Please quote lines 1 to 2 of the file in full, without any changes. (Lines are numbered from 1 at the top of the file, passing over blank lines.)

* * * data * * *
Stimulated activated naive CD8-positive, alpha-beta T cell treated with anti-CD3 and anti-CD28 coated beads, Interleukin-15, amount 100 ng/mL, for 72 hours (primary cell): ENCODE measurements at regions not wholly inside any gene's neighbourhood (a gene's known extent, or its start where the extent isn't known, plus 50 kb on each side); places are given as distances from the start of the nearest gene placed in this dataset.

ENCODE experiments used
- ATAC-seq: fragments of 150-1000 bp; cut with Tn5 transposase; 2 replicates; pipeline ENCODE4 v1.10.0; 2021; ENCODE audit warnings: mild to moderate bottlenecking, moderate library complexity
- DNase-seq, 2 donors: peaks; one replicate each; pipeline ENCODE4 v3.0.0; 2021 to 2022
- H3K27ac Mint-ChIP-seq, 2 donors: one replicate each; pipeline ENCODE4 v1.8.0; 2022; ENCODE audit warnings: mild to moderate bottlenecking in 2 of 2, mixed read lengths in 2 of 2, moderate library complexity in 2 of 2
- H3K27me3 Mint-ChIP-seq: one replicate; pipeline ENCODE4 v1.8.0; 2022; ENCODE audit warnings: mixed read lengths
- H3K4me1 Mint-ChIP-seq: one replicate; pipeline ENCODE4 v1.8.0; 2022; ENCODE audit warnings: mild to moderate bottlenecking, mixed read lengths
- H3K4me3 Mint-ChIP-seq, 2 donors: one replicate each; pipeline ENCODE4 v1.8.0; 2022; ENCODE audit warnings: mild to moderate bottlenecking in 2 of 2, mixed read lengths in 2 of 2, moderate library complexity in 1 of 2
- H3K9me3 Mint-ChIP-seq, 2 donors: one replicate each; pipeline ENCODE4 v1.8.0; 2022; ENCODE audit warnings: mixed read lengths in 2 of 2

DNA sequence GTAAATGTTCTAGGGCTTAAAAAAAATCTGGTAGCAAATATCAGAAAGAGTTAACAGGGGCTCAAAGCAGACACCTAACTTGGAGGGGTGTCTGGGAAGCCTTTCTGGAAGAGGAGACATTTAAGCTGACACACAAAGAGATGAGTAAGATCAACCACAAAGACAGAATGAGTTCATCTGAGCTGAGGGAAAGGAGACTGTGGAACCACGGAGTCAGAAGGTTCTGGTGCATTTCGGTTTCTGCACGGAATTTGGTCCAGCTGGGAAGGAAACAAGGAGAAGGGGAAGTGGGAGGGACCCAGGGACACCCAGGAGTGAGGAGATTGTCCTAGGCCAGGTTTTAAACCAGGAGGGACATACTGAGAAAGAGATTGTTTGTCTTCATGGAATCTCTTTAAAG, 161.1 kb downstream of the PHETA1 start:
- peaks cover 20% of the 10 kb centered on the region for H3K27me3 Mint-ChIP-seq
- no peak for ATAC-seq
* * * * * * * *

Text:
Stimulated activated naive CD8-positive, alpha-beta T cell treated with anti-CD3 and anti-CD28 coated beads, Interleukin-15, amount 100 ng/mL, for 72 hours (primary cell): ENCODE measurements at regions not wholly inside any gene's neighbourhood (a gene's known extent, or its start where the extent isn't known, plus 50 kb on each side); places are given as distances from the start of the nearest gene placed in this dataset.

ENCODE experiments used